With the lack of an open theater to indulge in a getaway romp, we’ve all had to become a bit more creative these days. To that end, I shall play director, camera operator, editor, mixer, promotions, and critic.
When I surveyed my family’s mood at dinner on March 17, 2020, I wanted to do something to lighten the mood a little bit. When I looked outside and saw the sky, I had an idea for a video I could shoot. I set out to capture the sunset, and went to a local prominent building high up in the Wasatch mountains to shoot the scene.
I’ve been an R/C enthusiast for decades, and I always dreamed of flying, but the last year has been a VERY wild ride—R/C drones and FPV drone racing have replaced Call of Duty and other interests as a shared hobby with my family. (See previous blog article: https://www.xserpconsulting.com/2019/10/09/the-world-has-no-use-for-a-drone/ )
Between honing my drone racing skills and a hobby-level interest in photography and cinematography, I spent a very tender 15 minutes not worrying about technical details, but was instead able to focus on enjoying the experience of surveying the sunset, the mountains, the Bountiful Utah Temple (Church of Jesus Christ of Latter Day Saints), and the surrounding area.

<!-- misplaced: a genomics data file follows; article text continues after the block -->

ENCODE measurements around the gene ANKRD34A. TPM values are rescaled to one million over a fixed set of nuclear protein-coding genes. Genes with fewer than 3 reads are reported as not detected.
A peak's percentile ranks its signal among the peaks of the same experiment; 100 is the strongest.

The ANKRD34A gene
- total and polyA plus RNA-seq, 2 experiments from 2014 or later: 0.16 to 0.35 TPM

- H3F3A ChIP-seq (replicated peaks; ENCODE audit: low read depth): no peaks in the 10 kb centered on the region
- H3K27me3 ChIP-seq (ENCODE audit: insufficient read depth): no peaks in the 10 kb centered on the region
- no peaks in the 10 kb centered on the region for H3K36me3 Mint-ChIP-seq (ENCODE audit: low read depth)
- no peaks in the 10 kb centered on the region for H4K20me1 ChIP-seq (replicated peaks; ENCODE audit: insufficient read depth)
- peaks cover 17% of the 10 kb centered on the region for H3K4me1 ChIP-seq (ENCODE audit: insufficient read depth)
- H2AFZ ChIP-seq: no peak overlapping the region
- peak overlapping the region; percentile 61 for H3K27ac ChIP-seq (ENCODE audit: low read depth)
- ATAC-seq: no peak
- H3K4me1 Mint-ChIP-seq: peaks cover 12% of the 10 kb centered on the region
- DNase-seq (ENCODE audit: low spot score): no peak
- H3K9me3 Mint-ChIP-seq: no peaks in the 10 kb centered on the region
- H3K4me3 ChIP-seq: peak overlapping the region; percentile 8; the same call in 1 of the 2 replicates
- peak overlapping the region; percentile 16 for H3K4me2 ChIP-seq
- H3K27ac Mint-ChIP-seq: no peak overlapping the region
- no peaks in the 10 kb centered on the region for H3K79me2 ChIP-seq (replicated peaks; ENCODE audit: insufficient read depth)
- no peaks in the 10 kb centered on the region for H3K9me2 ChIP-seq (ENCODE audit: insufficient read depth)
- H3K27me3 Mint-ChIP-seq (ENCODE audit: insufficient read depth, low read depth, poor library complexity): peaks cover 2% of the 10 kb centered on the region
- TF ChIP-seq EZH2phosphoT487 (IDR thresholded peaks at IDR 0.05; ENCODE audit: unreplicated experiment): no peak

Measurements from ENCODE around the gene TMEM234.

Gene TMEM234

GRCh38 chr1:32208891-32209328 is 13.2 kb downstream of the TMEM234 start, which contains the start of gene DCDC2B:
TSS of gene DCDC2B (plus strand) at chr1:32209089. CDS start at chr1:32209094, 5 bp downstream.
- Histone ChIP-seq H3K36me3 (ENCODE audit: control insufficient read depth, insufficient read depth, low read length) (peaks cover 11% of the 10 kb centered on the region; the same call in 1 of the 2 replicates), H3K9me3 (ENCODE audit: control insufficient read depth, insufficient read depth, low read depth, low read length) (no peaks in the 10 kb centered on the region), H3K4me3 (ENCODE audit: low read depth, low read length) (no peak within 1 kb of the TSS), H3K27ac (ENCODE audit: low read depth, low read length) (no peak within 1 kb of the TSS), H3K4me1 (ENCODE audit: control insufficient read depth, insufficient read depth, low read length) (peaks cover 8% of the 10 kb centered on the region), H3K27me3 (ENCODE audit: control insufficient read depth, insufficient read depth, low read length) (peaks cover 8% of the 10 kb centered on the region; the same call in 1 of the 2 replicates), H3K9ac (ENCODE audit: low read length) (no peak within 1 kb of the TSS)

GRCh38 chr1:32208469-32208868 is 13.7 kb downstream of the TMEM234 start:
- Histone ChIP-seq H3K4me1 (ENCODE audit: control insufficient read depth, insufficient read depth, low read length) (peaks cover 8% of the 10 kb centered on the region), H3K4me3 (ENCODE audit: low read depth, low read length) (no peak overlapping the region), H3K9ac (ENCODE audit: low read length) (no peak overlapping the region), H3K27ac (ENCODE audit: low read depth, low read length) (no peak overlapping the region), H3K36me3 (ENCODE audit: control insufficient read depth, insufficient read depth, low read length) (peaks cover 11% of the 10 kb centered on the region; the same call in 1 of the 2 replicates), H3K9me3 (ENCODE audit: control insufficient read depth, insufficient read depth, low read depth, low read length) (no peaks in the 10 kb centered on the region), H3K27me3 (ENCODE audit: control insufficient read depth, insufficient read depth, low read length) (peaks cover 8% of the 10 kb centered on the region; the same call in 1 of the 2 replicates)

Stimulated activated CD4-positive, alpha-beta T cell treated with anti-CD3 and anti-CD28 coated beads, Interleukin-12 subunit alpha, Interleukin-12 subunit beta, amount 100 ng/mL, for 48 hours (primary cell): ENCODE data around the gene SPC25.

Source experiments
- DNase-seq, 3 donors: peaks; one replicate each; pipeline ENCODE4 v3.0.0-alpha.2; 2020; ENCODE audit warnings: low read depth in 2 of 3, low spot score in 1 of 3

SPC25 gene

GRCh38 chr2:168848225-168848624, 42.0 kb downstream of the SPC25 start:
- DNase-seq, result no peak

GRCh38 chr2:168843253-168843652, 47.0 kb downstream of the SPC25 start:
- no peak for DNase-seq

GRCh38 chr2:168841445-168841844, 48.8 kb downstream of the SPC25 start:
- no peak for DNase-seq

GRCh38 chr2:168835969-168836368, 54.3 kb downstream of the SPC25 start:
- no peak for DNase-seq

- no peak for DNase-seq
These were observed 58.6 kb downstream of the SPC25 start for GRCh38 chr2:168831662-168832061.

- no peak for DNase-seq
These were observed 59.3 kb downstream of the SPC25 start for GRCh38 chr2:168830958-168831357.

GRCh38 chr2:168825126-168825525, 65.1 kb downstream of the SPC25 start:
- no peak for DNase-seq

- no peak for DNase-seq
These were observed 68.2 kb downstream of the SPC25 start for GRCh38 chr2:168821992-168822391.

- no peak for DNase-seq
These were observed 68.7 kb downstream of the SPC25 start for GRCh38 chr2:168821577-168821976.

Flying has a feeling that is incredible. When you can capture the experience on video, it’s even better. When that video is in 4K resolution, and the lighting just happens to be AMAZING, then something special can happen. I found a very appropriate piece of music that acts as a stunning foundational mood enhancer. This particular music was written by the Mormon pioneers, and has an ancestral place for many of the people who live in the homes in the video.
The message is particularly pertinent now, and that particular week was exceptionally jarring to our area.
I had no idea that the following morning would mean awaking to a major earthquake—something foreign to us. Over the next few days, I sat on the video and waited for the time to put into editing a piece I could upload and share.
I guess I don’t really care what others think about the work (from a critical point of view.) I enjoyed what I was able to capture and create, and I hope others might enjoy it as well.
If nothing else, I have created a piece of art—my best (to date) attempt at movie-making and have proven I know more about the process than many critics. Where do I get my movie-critic press credentials?